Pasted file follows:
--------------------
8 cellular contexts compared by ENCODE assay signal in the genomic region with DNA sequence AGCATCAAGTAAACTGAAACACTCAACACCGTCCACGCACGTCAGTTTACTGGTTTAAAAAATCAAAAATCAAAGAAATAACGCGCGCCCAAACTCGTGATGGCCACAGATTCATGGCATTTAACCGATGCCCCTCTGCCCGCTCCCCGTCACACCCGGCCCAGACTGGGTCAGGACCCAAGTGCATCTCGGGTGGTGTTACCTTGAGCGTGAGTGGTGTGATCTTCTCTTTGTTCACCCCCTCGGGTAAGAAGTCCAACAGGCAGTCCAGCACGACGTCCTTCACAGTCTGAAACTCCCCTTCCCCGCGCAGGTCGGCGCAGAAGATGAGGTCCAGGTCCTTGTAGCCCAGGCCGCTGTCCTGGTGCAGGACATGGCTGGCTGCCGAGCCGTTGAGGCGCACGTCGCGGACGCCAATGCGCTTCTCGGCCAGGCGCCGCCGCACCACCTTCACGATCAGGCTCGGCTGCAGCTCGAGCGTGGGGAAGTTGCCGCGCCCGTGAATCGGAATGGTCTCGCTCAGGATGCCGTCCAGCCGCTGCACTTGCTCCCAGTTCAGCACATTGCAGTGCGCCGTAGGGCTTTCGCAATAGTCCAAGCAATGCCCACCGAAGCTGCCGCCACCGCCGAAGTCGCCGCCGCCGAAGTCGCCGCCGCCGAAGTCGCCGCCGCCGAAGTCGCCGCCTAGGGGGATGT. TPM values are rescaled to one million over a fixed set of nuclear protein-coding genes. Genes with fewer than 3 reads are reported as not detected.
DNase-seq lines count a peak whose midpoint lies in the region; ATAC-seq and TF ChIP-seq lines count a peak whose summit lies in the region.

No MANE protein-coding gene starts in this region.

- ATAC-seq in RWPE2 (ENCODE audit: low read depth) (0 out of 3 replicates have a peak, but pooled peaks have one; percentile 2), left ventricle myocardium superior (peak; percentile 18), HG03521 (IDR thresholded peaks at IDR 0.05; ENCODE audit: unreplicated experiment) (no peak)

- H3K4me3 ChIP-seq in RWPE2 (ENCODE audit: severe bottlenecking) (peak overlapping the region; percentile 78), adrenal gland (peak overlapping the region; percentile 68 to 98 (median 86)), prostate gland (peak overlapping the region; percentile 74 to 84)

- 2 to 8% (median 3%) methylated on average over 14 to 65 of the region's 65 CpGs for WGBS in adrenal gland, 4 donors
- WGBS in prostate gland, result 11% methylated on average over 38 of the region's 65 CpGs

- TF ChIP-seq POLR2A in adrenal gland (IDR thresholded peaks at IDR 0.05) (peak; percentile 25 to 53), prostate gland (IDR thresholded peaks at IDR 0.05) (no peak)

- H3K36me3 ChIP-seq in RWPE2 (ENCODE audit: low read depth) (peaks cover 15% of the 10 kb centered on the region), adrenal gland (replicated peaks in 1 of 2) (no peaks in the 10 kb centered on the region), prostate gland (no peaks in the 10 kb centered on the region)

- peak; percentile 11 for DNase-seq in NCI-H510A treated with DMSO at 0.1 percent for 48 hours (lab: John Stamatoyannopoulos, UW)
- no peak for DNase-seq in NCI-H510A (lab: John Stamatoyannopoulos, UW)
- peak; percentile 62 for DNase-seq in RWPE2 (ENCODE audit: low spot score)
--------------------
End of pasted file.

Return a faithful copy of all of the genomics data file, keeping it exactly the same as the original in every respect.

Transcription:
8 cellular contexts compared by ENCODE assay signal in the genomic region with DNA sequence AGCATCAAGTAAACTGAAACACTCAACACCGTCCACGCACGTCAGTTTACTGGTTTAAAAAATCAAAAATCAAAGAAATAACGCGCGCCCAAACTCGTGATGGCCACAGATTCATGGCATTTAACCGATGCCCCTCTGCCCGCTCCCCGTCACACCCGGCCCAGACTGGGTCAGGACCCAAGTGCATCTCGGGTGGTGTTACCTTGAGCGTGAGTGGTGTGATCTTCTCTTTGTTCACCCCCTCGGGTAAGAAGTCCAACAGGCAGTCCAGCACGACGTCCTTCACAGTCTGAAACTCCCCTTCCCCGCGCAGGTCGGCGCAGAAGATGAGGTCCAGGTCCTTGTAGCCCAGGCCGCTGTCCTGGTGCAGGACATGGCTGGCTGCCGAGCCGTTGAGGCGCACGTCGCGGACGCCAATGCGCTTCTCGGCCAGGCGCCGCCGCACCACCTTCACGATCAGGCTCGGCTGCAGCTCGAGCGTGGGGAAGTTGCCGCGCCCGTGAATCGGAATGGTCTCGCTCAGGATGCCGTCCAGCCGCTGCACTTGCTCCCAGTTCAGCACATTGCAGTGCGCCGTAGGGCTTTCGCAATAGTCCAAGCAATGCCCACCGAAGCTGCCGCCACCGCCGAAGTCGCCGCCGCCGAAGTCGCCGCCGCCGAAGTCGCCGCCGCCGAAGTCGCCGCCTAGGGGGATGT. TPM values are rescaled to one million over a fixed set of nuclear protein-coding genes. Genes with fewer than 3 reads are reported as not detected.
DNase-seq lines count a peak whose midpoint lies in the region; ATAC-seq and TF ChIP-seq lines count a peak whose summit lies in the region.

No MANE protein-coding gene starts in this region.

- ATAC-seq in RWPE2 (ENCODE audit: low read depth) (0 out of 3 replicates have a peak, but pooled peaks have one; percentile 2), left ventricle myocardium superior (peak; percentile 18), HG03521 (IDR thresholded peaks at IDR 0.05; ENCODE audit: unreplicated experiment) (no peak)

- H3K4me3 ChIP-seq in RWPE2 (ENCODE audit: severe bottlenecking) (peak overlapping the region; percentile 78), adrenal gland (peak overlapping the region; percentile 68 to 98 (median 86)), prostate gland (peak overlapping the region; percentile 74 to 84)

- 2 to 8% (median 3%) methylated on average over 14 to 65 of the region's 65 CpGs for WGBS in adrenal gland, 4 donors
- WGBS in prostate gland, result 11% methylated on average over 38 of the region's 65 CpGs

- TF ChIP-seq POLR2A in adrenal gland (IDR thresholded peaks at IDR 0.05) (peak; percentile 25 to 53), prostate gland (IDR thresholded peaks at IDR 0.05) (no peak)

- H3K36me3 ChIP-seq in RWPE2 (ENCODE audit: low read depth) (peaks cover 15% of the 10 kb centered on the region), adrenal gland (replicated peaks in 1 of 2) (no peaks in the 10 kb centered on the region), prostate gland (no peaks in the 10 kb centered on the region)

- peak; percentile 11 for DNase-seq in NCI-H510A treated with DMSO at 0.1 percent for 48 hours (lab: John Stamatoyannopoulos, UW)
- no peak for DNase-seq in NCI-H510A (lab: John Stamatoyannopoulos, UW)
- peak; percentile 62 for DNase-seq in RWPE2 (ENCODE audit: low spot score)